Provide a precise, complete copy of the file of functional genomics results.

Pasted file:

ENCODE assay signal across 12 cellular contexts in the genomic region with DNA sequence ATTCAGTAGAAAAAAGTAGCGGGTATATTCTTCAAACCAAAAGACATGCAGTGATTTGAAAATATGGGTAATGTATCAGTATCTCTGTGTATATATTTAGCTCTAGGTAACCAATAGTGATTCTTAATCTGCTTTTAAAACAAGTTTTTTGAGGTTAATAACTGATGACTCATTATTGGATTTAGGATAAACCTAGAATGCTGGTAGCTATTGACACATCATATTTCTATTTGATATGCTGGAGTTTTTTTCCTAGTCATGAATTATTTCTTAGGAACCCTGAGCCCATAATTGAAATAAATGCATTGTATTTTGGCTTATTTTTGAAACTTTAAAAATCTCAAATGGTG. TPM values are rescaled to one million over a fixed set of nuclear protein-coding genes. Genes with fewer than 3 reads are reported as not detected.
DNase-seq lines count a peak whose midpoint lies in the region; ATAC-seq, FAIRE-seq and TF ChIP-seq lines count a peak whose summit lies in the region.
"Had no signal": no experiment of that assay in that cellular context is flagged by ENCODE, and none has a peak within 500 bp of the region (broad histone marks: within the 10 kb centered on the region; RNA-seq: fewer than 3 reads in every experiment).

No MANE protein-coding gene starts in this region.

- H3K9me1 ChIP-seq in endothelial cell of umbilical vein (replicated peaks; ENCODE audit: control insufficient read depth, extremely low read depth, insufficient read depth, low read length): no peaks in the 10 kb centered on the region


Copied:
ENCODE assay signal across 12 cellular contexts in the genomic region with DNA sequence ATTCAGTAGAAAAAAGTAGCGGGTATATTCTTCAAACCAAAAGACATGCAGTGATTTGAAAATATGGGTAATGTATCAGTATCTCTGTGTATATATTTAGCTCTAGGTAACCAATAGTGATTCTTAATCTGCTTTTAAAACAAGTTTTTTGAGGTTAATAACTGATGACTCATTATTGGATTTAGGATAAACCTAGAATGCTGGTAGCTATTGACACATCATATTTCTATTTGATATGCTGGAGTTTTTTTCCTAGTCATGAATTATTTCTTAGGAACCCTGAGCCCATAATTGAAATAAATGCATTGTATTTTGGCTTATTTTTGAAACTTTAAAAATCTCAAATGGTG. TPM values are rescaled to one million over a fixed set of nuclear protein-coding genes. Genes with fewer than 3 reads are reported as not detected.
DNase-seq lines count a peak whose midpoint lies in the region; ATAC-seq, FAIRE-seq and TF ChIP-seq lines count a peak whose summit lies in the region.
"Had no signal": no experiment of that assay in that cellular context is flagged by ENCODE, and none has a peak within 500 bp of the region (broad histone marks: within the 10 kb centered on the region; RNA-seq: fewer than 3 reads in every experiment).

No MANE protein-coding gene starts in this region.

- H3K9me1 ChIP-seq in endothelial cell of umbilical vein (replicated peaks; ENCODE audit: control insufficient read depth, extremely low read depth, insufficient read depth, low read length): no peaks in the 10 kb centered on the region